Most people have lower back pain, due to the fact that the lower back bears the weight of the upper body. It also twists and bends more than the upper back.

If your back pain started after something quite trivial, like sneezing or picking up a book from the floor, this could cause you to have a slipped disc or a joint problem in your spine.

Backache is second only to headaches as the most common location of pain.

Many people who suffer from back pain, usually either lead inactive sedentary lives, or have inherited a genetic susceptibility to back pain.

Pain that goes down to your groin, could indicate that you have kidney stones.

Apparently vibration often causes back problems, so it is quite common for lorry drivers to suffer back problems.

Research shows that in any two-week period of time, between 25 – 33% of all adults get some form of back pain.

With cycling becoming the latest way to keep fit you should check the angle of the seat is right for you or you could end up experiencing back pain.

Did you know that back pain became a part of life when humans started walking upright, rather than on all fours. The vertebrae were never really designed to deal with walking upright.

If you get pain in the middle of your back, which becomes worse after eating, it could indicate that you have a stomach ulcer, rather than a back problem.

Back pain is not always as a result of an accident or fall, it can also be the result of abscesses, blood clots or tumours in other organs near the spine.

They do say however that 80 to 90% of back pain resolves itself within a month to six weeks.

Some say that prolonged use of back braces and supports can actually weaken the muscles in your back, which can then contribute to the problem.

When certain conditions, are present together with back pain, such as loss of bowel or bladder control, numbness, pins and needles, rapid weight loss, a history of cancer, or drug use, pain unrelated to movement, the patient should receive immediate medical attention.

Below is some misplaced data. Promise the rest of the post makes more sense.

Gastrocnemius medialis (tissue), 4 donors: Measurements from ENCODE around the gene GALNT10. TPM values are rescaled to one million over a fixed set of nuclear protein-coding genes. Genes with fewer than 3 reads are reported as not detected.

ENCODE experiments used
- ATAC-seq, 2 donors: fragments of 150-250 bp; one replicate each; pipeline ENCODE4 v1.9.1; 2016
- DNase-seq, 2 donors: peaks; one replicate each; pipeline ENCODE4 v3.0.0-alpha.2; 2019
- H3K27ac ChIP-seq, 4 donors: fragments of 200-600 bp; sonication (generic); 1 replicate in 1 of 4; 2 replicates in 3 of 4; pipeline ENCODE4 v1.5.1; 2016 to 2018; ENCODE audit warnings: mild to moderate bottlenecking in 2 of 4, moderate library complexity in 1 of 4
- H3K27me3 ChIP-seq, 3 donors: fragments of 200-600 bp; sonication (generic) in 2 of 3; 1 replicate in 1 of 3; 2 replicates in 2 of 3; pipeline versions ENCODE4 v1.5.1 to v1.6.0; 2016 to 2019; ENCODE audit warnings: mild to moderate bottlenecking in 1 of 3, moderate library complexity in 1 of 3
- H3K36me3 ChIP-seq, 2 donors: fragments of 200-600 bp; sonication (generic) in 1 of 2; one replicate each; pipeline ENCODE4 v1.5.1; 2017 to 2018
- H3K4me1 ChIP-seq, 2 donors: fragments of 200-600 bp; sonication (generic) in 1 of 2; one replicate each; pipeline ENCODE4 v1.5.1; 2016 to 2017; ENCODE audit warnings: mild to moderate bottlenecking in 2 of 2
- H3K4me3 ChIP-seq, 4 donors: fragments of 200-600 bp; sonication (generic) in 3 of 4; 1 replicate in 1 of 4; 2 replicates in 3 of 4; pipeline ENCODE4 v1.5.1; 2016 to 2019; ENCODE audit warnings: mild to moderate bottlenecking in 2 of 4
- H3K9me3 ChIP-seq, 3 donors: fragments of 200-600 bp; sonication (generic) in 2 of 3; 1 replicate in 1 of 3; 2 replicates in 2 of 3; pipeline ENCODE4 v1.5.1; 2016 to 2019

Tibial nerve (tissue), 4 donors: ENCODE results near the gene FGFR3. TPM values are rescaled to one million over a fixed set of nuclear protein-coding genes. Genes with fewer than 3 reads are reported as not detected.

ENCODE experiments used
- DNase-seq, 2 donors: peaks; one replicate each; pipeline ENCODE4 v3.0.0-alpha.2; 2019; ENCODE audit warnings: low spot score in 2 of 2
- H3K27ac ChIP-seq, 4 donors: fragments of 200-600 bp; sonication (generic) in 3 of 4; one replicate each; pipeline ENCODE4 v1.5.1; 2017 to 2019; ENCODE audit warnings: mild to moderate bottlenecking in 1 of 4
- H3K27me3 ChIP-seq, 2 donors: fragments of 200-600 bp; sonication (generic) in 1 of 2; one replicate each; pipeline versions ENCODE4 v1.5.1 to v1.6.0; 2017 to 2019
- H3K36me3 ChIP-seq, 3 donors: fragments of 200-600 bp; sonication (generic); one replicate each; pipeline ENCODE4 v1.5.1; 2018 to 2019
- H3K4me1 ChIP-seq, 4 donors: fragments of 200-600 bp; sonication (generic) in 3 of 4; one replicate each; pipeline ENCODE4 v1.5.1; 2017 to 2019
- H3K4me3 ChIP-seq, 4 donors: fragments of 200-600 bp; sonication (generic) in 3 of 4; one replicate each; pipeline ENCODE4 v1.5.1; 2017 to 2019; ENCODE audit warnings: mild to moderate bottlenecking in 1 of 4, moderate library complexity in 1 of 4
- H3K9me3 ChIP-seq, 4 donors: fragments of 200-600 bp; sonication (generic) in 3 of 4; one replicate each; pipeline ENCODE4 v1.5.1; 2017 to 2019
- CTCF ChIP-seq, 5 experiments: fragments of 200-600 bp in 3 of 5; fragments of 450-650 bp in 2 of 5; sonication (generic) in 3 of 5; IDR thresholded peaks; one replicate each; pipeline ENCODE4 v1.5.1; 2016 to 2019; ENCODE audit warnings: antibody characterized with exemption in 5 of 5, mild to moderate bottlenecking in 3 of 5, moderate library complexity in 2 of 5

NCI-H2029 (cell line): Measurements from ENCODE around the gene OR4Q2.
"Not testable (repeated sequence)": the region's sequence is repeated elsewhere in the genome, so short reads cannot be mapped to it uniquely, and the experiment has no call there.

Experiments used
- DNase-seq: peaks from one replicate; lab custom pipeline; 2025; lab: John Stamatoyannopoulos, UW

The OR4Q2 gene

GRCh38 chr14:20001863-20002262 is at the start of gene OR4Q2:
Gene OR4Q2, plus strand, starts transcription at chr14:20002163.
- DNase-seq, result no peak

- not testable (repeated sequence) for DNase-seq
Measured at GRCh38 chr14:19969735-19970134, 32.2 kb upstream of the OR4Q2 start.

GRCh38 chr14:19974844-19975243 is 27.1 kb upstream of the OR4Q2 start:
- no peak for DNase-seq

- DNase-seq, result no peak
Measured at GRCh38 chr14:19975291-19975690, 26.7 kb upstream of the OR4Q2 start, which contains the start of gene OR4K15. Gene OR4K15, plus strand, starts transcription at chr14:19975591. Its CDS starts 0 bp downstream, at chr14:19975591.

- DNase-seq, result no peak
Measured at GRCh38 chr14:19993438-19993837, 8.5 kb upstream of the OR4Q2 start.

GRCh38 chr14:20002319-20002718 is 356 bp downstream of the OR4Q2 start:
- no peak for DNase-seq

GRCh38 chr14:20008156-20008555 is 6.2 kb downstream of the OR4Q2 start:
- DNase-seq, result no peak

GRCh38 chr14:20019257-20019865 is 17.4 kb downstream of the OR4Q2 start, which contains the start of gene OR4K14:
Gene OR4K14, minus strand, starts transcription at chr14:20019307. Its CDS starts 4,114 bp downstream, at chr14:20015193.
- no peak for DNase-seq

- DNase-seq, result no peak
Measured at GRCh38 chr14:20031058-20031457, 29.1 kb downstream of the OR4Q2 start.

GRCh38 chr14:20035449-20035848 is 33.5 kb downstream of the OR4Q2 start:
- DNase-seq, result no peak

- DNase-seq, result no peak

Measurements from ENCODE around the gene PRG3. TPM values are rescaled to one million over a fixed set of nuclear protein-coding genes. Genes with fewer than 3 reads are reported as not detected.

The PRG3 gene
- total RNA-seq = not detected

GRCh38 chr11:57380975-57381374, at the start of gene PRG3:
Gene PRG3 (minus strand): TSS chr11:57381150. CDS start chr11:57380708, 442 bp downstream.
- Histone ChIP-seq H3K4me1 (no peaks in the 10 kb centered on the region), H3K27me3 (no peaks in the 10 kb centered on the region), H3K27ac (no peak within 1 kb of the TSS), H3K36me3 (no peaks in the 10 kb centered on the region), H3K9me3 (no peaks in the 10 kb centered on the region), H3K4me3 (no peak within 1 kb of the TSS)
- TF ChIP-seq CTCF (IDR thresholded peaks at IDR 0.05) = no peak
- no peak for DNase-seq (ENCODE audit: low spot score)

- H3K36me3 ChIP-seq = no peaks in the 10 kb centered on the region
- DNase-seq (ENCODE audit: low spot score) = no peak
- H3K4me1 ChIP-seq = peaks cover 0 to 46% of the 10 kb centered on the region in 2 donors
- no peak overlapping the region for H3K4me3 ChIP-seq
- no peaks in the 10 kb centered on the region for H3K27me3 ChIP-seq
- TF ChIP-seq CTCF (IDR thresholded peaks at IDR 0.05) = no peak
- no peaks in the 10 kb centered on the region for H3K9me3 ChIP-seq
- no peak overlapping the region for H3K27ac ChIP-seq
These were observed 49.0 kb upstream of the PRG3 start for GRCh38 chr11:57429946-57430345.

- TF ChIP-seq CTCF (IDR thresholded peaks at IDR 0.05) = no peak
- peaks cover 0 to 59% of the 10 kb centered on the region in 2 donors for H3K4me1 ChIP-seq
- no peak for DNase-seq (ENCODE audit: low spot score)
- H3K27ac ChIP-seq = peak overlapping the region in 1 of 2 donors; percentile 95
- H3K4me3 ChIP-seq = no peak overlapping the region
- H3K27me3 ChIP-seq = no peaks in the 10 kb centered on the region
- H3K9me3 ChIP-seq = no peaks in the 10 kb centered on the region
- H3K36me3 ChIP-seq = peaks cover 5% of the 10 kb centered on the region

1. Hello, Barmac. My name is John Hansen. I’m a chronic pain physician in Sioux Falls, South Dakota, USA. I don’t know if there is training in chronic pain, other than procedures, in Great Britain, but in the US, for the most part, there is not. Yet, multidisciplinary conservative care is what most people with chronic pain need. To educate people about chronic pain and it’s treatment, I have a website, http://www.Help4ChronicPain.com. I’d be happy to have you and your readers read my blog, or contribute to the sections Ask a Question or Tell Your Story.


  2. I fell and broke my back last year, still get back pain and it affects my mobility. Never suffered with back pain till that happened, having to learn new techniques to cope with it all.


Leave a Reply

Fill in your details below or click an icon to log in:

WordPress.com Logo

You are commenting using your WordPress.com account. Log Out /  Change )

Google photo

You are commenting using your Google account. Log Out /  Change )

Twitter picture

You are commenting using your Twitter account. Log Out /  Change )

Facebook photo

You are commenting using your Facebook account. Log Out /  Change )

Connecting to %s

This site uses Akismet to reduce spam. Learn how your comment data is processed.